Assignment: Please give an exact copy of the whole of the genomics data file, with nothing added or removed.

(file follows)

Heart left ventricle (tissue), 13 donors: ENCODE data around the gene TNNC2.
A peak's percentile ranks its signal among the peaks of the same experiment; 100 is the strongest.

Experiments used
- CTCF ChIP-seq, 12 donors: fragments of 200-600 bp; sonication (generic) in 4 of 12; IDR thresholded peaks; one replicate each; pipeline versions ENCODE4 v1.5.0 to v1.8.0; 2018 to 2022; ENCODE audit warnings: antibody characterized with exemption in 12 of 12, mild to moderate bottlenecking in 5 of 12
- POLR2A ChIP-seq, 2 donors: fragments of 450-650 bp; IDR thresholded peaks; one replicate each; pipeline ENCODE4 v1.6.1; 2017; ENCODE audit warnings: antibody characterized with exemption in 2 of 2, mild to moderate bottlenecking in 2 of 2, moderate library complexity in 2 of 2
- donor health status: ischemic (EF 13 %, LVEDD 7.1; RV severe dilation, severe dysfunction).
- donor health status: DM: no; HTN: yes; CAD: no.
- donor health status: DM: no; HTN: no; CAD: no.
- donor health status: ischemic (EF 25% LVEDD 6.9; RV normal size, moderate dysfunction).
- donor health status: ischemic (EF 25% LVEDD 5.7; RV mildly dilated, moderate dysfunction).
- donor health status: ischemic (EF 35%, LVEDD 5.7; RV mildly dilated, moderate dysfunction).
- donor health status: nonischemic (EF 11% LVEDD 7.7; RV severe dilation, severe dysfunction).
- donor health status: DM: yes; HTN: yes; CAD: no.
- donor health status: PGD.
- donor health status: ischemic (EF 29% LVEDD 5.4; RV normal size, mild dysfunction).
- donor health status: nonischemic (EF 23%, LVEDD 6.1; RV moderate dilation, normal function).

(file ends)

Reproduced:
Heart left ventricle (tissue), 13 donors: ENCODE data around the gene TNNC2.
A peak's percentile ranks its signal among the peaks of the same experiment; 100 is the strongest.

Experiments used
- CTCF ChIP-seq, 12 donors: fragments of 200-600 bp; sonication (generic) in 4 of 12; IDR thresholded peaks; one replicate each; pipeline versions ENCODE4 v1.5.0 to v1.8.0; 2018 to 2022; ENCODE audit warnings: antibody characterized with exemption in 12 of 12, mild to moderate bottlenecking in 5 of 12
- POLR2A ChIP-seq, 2 donors: fragments of 450-650 bp; IDR thresholded peaks; one replicate each; pipeline ENCODE4 v1.6.1; 2017; ENCODE audit warnings: antibody characterized with exemption in 2 of 2, mild to moderate bottlenecking in 2 of 2, moderate library complexity in 2 of 2
- donor health status: ischemic (EF 13 %, LVEDD 7.1; RV severe dilation, severe dysfunction).
- donor health status: DM: no; HTN: yes; CAD: no.
- donor health status: DM: no; HTN: no; CAD: no.
- donor health status: ischemic (EF 25% LVEDD 6.9; RV normal size, moderate dysfunction).
- donor health status: ischemic (EF 25% LVEDD 5.7; RV mildly dilated, moderate dysfunction).
- donor health status: ischemic (EF 35%, LVEDD 5.7; RV mildly dilated, moderate dysfunction).
- donor health status: nonischemic (EF 11% LVEDD 7.7; RV severe dilation, severe dysfunction).
- donor health status: DM: yes; HTN: yes; CAD: no.
- donor health status: PGD.
- donor health status: ischemic (EF 29% LVEDD 5.4; RV normal size, mild dysfunction).
- donor health status: nonischemic (EF 23%, LVEDD 6.1; RV moderate dilation, normal function).